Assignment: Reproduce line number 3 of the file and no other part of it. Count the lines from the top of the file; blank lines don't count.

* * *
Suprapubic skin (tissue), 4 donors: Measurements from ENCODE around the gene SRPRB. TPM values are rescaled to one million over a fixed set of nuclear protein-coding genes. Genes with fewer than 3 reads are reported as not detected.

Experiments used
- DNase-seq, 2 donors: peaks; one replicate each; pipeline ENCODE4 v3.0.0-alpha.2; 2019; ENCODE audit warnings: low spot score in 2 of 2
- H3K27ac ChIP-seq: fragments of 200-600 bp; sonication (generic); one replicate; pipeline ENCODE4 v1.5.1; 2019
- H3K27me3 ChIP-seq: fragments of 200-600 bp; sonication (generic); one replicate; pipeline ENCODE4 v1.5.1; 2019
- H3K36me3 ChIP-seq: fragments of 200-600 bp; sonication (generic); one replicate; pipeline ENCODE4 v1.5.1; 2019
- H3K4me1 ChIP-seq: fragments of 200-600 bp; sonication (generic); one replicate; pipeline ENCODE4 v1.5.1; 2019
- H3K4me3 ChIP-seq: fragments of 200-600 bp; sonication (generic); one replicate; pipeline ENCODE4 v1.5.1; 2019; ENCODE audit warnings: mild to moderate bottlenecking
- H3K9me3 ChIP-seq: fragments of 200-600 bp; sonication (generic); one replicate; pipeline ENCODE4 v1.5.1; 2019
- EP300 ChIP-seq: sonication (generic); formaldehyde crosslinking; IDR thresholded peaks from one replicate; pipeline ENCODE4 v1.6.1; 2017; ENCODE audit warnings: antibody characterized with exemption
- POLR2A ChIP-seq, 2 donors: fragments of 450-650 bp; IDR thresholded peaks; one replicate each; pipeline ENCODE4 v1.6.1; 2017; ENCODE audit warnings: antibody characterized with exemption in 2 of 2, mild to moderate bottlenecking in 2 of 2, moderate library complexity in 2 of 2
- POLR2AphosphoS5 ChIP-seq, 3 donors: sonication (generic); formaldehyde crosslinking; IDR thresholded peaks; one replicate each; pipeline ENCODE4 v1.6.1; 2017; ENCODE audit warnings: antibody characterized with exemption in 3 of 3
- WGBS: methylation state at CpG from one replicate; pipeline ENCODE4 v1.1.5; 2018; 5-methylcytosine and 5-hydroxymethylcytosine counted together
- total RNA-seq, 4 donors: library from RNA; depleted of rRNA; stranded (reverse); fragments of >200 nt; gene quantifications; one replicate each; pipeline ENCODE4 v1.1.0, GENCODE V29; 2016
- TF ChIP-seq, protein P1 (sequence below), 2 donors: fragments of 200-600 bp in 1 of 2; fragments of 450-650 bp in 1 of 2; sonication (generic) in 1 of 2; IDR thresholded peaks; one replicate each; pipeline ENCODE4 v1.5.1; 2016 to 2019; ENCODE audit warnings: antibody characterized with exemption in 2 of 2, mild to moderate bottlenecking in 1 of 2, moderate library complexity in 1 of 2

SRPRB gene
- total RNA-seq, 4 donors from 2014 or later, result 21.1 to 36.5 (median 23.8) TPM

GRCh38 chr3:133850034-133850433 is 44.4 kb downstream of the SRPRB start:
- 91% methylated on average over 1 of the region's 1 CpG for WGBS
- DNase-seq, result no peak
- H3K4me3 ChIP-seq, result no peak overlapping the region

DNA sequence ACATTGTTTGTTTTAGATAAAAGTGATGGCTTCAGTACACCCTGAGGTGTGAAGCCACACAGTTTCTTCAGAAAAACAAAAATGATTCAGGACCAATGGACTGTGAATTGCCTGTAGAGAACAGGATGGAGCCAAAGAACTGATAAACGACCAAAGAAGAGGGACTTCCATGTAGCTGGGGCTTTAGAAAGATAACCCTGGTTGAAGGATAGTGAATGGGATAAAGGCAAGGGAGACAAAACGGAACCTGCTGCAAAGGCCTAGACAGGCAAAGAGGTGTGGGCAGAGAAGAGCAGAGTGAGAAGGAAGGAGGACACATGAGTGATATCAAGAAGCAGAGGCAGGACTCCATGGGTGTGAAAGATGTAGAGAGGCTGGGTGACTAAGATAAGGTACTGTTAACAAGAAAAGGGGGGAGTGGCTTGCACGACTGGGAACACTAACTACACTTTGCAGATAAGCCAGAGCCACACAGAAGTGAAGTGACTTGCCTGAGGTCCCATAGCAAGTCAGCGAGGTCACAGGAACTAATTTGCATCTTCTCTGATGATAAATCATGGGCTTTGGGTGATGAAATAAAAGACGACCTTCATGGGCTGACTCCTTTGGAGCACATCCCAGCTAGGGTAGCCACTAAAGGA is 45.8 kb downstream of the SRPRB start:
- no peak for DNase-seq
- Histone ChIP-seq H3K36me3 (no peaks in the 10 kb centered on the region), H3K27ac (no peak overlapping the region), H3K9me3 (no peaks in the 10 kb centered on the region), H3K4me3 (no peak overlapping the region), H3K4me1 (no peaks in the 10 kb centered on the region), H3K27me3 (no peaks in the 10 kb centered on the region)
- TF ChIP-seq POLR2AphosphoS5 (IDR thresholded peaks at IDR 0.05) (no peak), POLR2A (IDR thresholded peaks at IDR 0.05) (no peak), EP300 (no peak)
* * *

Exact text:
- DNase-seq, 2 donors: peaks; one replicate each; pipeline ENCODE4 v3.0.0-alpha.2; 2019; ENCODE audit warnings: low spot score in 2 of 2